What is AFib? Google-owned Fitbit gets FDA approval for passive heart rate monitoring

Fitbit’s atrial fibrillation (AFib) detection photoplethysmography (PPG) algorithm received approval from the US FDA on Monday. The Google-owned company filed for FDA approval two weeks ago.

Fitbit’s new technology mirrors that of Apple Watch’s passive heart rate monitoring system, which allows wearers to check for potential signs of AFib. This is a significant level-up from its previous manual electrocardiogram (ECG) tool, which could be life-saving, but only if enough manual tests are run.

How does this new Fitbit technology detect AFib?

In a statement, Google defined AFib as “a form of irregular heart rhythm” that has inflicted upwards of 33.5 million people globally.

The condition is significantly difficult to detect since it often presents without any symptoms and in irregular episodes. Google reported that patients with atrial fibrillation are at five times higher risk of stroke.

Fitbit’s PPG algorithm seeks to detect AFib through the following methodology:

“When your heart beats, tiny blood vessels throughout your body expand and contract based on changes in blood volume. Fitbit’s PPG optical heart-rate sensor can detect these volume changes right from your wrist. These measurements determine your heart rhythm, which the detection algorithm then analyzes for irregularities and potential signs of atrial fibrillation. “

In 2020, a landmark Fitbit Heart Study enrolling 455,699 participants over five months was conducted to clinically validate the PPG algorithm.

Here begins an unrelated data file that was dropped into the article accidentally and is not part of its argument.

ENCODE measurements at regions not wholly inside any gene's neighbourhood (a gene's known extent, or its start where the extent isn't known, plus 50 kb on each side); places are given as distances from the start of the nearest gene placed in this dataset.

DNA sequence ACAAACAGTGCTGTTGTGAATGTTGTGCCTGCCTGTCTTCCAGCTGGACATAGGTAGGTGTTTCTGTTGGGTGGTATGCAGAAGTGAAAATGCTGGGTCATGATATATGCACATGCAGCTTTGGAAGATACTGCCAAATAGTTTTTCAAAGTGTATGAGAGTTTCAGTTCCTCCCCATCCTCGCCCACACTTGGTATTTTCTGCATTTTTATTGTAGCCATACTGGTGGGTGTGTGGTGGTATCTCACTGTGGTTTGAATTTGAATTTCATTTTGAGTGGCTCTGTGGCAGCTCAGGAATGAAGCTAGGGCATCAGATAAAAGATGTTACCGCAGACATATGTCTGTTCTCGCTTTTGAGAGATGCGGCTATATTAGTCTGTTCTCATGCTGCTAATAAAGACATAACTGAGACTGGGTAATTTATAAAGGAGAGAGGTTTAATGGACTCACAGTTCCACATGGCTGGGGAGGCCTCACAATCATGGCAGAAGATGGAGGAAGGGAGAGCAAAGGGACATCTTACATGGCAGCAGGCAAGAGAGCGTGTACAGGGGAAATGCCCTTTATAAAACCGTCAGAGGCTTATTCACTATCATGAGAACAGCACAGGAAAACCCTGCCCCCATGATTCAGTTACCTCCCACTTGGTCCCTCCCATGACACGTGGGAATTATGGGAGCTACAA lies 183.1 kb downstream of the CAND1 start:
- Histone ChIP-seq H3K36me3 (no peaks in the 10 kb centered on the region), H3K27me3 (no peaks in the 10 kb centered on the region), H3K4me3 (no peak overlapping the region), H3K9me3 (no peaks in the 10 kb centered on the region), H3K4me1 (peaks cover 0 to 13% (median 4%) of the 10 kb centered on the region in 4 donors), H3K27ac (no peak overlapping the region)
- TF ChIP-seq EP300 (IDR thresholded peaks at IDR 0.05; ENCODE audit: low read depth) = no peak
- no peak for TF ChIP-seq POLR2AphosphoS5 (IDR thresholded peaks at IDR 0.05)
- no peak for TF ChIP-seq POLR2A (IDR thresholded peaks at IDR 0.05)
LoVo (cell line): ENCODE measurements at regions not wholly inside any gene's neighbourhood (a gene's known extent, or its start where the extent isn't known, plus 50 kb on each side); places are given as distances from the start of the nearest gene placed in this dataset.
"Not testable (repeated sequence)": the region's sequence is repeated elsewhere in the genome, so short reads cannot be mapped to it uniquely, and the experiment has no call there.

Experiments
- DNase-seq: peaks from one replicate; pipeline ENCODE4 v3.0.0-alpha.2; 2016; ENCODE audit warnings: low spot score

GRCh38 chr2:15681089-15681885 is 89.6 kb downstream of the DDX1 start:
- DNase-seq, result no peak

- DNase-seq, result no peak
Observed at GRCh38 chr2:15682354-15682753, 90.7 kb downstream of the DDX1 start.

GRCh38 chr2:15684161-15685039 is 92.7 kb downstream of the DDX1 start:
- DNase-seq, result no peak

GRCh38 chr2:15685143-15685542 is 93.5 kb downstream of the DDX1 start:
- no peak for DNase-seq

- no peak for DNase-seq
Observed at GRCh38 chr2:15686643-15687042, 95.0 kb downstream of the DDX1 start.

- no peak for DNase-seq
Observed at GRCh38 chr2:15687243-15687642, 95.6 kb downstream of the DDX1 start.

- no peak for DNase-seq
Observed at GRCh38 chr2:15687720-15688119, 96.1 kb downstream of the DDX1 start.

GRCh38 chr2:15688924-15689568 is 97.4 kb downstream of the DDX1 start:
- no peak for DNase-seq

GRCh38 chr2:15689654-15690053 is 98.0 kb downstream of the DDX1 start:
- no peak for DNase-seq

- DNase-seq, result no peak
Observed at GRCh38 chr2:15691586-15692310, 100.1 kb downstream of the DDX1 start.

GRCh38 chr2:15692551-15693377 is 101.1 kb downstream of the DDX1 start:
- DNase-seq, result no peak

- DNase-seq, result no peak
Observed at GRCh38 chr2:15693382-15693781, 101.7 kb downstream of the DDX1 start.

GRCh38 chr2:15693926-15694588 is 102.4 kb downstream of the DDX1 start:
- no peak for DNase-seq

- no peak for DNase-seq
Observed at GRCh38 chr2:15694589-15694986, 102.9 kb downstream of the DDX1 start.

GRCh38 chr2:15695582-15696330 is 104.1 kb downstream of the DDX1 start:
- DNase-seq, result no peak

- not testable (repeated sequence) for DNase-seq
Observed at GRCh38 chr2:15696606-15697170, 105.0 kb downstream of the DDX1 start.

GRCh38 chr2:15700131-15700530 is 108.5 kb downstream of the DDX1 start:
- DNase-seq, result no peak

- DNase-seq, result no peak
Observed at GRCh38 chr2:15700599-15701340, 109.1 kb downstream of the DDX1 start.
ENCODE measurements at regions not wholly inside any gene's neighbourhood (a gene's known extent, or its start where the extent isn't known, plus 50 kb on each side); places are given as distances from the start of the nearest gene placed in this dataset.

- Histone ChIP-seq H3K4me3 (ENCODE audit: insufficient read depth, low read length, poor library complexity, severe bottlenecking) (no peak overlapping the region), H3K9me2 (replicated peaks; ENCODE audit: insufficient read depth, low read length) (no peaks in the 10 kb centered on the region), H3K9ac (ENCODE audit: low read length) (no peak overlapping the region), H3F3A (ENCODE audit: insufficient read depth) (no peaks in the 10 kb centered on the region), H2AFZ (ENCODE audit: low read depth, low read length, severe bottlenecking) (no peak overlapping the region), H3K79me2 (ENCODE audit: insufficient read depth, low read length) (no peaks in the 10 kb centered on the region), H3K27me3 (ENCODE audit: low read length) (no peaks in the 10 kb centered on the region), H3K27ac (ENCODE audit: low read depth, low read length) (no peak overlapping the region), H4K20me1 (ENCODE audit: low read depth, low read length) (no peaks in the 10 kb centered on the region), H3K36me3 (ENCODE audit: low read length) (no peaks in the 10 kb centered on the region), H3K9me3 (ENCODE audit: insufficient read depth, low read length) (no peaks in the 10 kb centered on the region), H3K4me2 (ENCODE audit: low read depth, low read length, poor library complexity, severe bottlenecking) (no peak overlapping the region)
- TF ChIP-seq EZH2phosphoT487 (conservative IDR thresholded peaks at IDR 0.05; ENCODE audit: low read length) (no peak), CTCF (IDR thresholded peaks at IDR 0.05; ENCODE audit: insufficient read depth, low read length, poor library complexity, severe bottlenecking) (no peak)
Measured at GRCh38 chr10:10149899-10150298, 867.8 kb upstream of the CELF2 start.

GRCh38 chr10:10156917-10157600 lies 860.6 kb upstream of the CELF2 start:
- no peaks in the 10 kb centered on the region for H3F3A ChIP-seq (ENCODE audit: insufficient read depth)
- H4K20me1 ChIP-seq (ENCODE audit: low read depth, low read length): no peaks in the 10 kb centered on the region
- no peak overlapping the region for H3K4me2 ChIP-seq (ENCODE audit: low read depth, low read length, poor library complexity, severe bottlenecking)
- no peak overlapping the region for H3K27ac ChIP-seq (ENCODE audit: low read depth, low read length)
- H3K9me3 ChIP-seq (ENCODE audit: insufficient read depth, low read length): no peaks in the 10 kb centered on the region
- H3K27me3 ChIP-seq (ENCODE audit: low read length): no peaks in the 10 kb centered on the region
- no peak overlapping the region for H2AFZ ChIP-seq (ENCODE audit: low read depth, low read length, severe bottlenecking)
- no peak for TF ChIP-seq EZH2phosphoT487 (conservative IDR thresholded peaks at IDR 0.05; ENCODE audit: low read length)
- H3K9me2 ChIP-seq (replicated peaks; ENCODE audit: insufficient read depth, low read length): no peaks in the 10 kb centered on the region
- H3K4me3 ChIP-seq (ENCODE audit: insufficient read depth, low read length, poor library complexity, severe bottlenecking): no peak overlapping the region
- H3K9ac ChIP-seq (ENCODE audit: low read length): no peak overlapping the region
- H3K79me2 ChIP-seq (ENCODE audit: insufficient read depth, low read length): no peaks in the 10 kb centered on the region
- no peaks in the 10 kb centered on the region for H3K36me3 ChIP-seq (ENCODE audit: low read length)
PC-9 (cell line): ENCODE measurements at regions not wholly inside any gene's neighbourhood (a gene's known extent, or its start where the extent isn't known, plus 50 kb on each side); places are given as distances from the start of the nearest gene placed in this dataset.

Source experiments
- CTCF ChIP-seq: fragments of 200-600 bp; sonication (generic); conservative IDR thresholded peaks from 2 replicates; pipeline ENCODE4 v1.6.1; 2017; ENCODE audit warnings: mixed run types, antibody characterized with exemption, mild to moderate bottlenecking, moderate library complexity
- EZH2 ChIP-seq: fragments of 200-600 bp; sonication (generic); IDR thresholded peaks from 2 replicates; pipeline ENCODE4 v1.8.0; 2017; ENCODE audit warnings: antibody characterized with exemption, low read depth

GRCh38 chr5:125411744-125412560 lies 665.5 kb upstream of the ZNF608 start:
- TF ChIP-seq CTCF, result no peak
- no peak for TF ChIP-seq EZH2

According to data presented at the American Heart Association Scientific Sessions in 2021, Fitbit’s PPG algorithm had a 98% accuracy in identifying AFib episodes. This data was corroborated by ECG patch monitors, which are designed specifically for these purposes.

Fitbit had already taken a step towards irregular heart rhythm detection in 2020 with its FDA-cleared ECG app, Fitbit Sense. However, the app only allowed spot checks where users had to take their heart rate and rhythm readings manually.

The new technology will constantly run in the background, allowing any health-focused wearable device to passively assess one’s heart rhythm even while they’re asleep.

Given the condition’s sporadic nature, this overnight monitoring and detection system is the most optimal way to detect it.

If the technology discovers something suggestive of atrial fibrillation, the user will receive a notification through the Irregular Heart Rhythm Notifications feature.

In this case, users are highly recommended to consult their “healthcare provider or seek further assessment to help prevent a significant medical event, such as stroke.”

With the PPG algorithm being approved, Fitbit now offers two methods of detecting atrial fibrillation. The existing ECG app takes a spot-check approach, relying on proactive screening by recording ECG traces that can be reviewed with healthcare providers.

Meanwhile, the newer PPG-based algorithm allows for long-term heart rhythm assessment, aiming to identify asymptomatic atrial fibrillation that could otherwise go undetected.

Google’s statement reads:

“We want to make AFib detection as accessible as possible to help reduce the risk of potentially life-threatening events – like strokes – and ultimately improve overall heart health for everyone.”

The company has not explicitly confirmed how the new technology will be available for use. However, it has promised that the PPG-based algorithm and Irregular Heart Rhythm Notifications feature will “soon” be available to US consumers across a range of heart rate-enabled devices.

Edited by Rachel Syiemlieh


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